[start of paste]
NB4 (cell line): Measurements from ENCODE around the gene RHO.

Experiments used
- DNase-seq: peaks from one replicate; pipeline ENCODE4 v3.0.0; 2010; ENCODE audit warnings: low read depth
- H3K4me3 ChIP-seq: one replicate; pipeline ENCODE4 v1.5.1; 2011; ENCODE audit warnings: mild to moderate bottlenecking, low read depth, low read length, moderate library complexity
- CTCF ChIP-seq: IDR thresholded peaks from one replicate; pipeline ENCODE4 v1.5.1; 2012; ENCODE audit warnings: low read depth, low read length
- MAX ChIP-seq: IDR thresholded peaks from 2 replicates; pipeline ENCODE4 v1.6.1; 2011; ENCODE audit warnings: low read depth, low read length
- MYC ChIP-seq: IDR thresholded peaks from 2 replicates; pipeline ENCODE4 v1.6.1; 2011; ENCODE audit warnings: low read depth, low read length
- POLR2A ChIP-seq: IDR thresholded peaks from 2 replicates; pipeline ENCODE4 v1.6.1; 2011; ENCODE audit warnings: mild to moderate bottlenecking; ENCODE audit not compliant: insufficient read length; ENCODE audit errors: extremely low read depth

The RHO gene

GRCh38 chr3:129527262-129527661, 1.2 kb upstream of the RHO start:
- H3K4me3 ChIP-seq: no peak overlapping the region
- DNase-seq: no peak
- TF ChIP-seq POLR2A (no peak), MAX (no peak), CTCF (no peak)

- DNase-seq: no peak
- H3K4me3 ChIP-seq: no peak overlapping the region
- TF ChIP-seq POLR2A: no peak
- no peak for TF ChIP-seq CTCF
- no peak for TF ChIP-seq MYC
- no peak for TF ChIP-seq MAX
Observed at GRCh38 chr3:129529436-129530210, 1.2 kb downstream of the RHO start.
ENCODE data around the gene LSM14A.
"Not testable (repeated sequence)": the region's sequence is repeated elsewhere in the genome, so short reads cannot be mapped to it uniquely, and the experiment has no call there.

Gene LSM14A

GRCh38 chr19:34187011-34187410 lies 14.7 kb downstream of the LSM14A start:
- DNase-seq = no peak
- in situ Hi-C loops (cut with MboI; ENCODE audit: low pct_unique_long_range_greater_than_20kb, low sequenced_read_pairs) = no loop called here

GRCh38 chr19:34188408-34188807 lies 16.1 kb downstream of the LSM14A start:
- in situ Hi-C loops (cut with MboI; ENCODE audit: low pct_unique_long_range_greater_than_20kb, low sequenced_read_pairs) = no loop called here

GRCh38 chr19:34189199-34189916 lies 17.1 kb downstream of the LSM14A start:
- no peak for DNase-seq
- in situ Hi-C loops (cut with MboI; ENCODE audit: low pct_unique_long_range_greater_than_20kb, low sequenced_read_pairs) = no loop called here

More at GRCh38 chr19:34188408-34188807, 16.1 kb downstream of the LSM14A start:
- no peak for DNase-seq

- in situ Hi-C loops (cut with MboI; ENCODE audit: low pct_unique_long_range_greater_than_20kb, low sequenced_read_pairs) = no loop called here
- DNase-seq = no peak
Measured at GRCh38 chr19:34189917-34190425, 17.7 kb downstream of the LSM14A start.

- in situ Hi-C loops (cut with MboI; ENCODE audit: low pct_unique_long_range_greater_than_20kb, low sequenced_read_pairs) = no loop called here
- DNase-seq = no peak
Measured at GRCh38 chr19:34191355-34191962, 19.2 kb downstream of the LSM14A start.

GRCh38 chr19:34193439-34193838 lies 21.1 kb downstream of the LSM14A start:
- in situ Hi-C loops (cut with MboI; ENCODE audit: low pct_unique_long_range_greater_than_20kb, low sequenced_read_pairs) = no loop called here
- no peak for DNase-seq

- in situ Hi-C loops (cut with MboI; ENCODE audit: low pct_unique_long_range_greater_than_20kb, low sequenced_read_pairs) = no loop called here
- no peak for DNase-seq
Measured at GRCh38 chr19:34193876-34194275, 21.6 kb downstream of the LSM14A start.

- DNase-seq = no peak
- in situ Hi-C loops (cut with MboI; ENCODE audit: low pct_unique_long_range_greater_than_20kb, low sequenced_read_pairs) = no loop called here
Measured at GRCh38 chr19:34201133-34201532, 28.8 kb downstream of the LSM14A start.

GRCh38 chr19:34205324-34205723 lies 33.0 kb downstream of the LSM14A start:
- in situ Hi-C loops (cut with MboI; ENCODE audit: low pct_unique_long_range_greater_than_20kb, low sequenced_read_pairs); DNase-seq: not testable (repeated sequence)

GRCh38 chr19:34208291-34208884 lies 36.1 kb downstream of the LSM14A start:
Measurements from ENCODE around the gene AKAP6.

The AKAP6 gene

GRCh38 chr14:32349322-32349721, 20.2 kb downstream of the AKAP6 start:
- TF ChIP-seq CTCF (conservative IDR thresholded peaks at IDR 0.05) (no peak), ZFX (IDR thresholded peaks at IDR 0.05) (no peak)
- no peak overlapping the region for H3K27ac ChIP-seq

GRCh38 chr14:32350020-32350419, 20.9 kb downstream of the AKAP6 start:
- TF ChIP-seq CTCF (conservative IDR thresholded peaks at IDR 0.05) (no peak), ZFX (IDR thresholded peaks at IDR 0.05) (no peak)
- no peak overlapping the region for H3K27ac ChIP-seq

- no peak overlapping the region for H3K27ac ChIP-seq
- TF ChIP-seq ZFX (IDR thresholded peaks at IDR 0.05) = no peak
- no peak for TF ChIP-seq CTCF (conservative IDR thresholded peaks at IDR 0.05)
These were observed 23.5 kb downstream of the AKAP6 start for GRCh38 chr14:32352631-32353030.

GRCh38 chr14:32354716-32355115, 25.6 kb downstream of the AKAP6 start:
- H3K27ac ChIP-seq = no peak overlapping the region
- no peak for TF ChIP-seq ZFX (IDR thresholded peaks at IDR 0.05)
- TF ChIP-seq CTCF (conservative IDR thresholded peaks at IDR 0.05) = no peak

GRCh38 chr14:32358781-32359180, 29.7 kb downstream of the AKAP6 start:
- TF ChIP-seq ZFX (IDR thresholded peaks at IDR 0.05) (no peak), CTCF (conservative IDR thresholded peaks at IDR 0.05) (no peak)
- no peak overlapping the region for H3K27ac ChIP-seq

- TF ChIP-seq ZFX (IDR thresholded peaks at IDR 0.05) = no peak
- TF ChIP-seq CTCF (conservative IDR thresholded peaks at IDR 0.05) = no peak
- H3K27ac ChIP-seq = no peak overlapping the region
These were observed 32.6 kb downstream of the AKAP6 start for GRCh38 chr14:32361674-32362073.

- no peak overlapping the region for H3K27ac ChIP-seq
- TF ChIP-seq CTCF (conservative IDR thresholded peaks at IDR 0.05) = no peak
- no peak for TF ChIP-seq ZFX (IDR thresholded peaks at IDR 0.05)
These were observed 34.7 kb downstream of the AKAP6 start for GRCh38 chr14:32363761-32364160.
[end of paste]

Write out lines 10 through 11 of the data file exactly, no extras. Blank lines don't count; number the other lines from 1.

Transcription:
GRCh38 chr3:129527262-129527661, 1.2 kb upstream of the RHO start:
- H3K4me3 ChIP-seq: no peak overlapping the region